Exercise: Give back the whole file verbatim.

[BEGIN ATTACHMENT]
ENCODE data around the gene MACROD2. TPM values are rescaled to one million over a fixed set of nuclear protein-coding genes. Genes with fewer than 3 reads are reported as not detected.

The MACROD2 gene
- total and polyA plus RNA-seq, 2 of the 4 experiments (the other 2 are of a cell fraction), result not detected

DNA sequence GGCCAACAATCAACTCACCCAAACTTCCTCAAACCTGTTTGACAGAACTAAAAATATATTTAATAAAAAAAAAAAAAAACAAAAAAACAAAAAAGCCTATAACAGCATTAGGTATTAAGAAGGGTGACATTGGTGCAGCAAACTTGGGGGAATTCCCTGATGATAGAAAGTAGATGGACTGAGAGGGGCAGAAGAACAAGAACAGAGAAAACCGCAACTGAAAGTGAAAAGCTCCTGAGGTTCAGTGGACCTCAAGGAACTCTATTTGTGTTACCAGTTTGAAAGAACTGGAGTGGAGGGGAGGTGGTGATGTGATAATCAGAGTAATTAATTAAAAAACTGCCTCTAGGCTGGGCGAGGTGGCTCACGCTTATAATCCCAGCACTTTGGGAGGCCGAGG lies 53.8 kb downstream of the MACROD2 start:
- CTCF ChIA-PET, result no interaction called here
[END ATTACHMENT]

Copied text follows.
ENCODE data around the gene MACROD2. TPM values are rescaled to one million over a fixed set of nuclear protein-coding genes. Genes with fewer than 3 reads are reported as not detected.

The MACROD2 gene
- total and polyA plus RNA-seq, 2 of the 4 experiments (the other 2 are of a cell fraction), result not detected

DNA sequence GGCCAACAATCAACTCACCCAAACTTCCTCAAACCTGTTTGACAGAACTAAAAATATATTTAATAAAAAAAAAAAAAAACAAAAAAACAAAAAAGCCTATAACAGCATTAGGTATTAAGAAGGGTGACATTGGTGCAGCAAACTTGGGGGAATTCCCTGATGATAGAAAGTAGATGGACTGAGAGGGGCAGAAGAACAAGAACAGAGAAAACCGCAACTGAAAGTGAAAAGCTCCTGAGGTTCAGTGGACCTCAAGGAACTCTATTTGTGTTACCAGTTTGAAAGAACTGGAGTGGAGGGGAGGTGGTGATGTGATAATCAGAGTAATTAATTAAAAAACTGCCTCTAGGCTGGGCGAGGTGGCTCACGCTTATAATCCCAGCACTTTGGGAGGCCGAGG lies 53.8 kb downstream of the MACROD2 start:
- CTCF ChIA-PET, result no interaction called here